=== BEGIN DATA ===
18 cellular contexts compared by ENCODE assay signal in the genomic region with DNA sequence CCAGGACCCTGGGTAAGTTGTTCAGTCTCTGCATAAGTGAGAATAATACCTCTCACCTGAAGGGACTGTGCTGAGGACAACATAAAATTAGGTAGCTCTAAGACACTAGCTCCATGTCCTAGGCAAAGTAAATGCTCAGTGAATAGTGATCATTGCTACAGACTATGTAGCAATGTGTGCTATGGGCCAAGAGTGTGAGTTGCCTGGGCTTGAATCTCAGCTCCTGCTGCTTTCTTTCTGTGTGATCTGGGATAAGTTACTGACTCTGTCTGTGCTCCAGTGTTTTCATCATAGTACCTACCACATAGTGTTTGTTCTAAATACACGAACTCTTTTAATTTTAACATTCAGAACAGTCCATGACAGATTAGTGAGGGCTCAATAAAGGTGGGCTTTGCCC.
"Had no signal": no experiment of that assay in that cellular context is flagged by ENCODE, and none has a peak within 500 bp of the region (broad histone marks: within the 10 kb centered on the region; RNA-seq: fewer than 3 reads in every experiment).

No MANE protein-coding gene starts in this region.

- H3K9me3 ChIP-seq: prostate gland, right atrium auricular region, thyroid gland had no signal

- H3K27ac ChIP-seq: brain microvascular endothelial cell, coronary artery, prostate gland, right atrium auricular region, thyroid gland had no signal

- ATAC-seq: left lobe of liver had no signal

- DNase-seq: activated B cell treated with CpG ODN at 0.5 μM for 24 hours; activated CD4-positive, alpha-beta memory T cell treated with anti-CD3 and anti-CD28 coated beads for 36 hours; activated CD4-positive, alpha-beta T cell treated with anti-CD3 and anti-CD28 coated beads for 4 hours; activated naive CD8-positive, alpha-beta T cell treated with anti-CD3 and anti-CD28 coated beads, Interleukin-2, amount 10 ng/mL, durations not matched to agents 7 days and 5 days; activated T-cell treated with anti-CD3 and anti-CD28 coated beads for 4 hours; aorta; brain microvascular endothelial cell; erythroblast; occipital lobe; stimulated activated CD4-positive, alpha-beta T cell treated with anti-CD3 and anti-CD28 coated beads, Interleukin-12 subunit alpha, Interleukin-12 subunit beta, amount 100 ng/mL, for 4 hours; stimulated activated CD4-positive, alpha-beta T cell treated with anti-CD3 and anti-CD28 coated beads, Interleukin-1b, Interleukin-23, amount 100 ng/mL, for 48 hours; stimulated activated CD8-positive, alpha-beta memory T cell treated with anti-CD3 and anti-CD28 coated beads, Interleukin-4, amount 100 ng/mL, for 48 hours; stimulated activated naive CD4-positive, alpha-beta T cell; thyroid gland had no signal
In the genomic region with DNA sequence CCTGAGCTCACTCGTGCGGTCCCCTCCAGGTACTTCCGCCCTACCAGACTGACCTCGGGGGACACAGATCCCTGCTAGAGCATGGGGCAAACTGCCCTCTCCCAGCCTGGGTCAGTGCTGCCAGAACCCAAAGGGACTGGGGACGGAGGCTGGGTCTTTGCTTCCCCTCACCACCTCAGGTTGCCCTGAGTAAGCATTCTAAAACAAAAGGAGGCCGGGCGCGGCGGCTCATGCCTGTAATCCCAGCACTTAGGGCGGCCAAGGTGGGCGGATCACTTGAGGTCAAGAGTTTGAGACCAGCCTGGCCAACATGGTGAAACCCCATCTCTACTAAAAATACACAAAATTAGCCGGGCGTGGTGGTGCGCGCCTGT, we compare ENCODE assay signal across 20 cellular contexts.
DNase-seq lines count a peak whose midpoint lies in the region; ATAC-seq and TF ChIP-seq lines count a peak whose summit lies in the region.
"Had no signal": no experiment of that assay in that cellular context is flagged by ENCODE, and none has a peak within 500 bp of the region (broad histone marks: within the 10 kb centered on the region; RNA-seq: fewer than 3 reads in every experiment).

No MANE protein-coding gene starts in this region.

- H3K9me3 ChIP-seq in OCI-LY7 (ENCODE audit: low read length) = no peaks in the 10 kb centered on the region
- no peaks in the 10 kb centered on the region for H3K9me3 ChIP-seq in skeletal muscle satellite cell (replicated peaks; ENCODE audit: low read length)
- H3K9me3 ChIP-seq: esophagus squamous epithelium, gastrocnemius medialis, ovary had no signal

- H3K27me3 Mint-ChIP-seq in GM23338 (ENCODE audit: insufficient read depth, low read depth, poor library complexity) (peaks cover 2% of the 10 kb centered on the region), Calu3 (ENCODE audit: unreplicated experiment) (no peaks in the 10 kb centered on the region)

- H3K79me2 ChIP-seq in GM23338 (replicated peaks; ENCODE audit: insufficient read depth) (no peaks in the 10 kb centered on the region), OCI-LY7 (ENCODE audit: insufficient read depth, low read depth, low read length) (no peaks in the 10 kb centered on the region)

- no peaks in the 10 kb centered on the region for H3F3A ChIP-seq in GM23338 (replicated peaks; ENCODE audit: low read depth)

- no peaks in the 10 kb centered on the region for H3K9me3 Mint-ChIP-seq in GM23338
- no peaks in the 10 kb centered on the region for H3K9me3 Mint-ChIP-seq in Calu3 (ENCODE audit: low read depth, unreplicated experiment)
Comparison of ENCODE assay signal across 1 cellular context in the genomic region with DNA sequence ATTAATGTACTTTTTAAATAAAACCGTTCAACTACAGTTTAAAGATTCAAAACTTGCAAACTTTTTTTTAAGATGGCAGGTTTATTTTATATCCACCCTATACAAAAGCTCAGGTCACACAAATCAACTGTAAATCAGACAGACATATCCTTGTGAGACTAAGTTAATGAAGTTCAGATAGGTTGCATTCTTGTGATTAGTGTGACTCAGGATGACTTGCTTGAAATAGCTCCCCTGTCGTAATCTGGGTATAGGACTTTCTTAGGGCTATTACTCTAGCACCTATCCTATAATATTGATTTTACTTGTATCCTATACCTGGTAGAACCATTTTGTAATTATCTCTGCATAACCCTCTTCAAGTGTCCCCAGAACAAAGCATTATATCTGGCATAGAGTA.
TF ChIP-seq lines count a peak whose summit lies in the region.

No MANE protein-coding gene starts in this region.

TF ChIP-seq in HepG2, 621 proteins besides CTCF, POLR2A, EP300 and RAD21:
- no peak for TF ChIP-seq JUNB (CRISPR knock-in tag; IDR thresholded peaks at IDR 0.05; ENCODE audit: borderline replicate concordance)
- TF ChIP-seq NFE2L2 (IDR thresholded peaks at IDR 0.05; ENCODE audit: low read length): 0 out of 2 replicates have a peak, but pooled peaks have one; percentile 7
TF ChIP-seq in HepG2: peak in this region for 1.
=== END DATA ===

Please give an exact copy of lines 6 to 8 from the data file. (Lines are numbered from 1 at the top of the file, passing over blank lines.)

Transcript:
- ATAC-seq: left lobe of liver had no signal

- DNase-seq: activated B cell treated with CpG ODN at 0.5 μM for 24 hours; activated CD4-positive, alpha-beta memory T cell treated with anti-CD3 and anti-CD28 coated beads for 36 hours; activated CD4-positive, alpha-beta T cell treated with anti-CD3 and anti-CD28 coated beads for 4 hours; activated naive CD8-positive, alpha-beta T cell treated with anti-CD3 and anti-CD28 coated beads, Interleukin-2, amount 10 ng/mL, durations not matched to agents 7 days and 5 days; activated T-cell treated with anti-CD3 and anti-CD28 coated beads for 4 hours; aorta; brain microvascular endothelial cell; erythroblast; occipital lobe; stimulated activated CD4-positive, alpha-beta T cell treated with anti-CD3 and anti-CD28 coated beads, Interleukin-12 subunit alpha, Interleukin-12 subunit beta, amount 100 ng/mL, for 4 hours; stimulated activated CD4-positive, alpha-beta T cell treated with anti-CD3 and anti-CD28 coated beads, Interleukin-1b, Interleukin-23, amount 100 ng/mL, for 48 hours; stimulated activated CD8-positive, alpha-beta memory T cell treated with anti-CD3 and anti-CD28 coated beads, Interleukin-4, amount 100 ng/mL, for 48 hours; stimulated activated naive CD4-positive, alpha-beta T cell; thyroid gland had no signal
In the genomic region with DNA sequence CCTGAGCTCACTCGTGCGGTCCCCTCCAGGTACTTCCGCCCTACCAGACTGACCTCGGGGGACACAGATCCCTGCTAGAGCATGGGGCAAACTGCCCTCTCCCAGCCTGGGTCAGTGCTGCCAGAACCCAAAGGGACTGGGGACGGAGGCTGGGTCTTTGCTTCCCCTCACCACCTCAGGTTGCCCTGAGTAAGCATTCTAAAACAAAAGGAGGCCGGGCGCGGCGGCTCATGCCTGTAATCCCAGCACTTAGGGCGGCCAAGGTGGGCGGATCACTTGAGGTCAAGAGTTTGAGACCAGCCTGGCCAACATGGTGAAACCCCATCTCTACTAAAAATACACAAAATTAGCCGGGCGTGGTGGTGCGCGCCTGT, we compare ENCODE assay signal across 20 cellular contexts.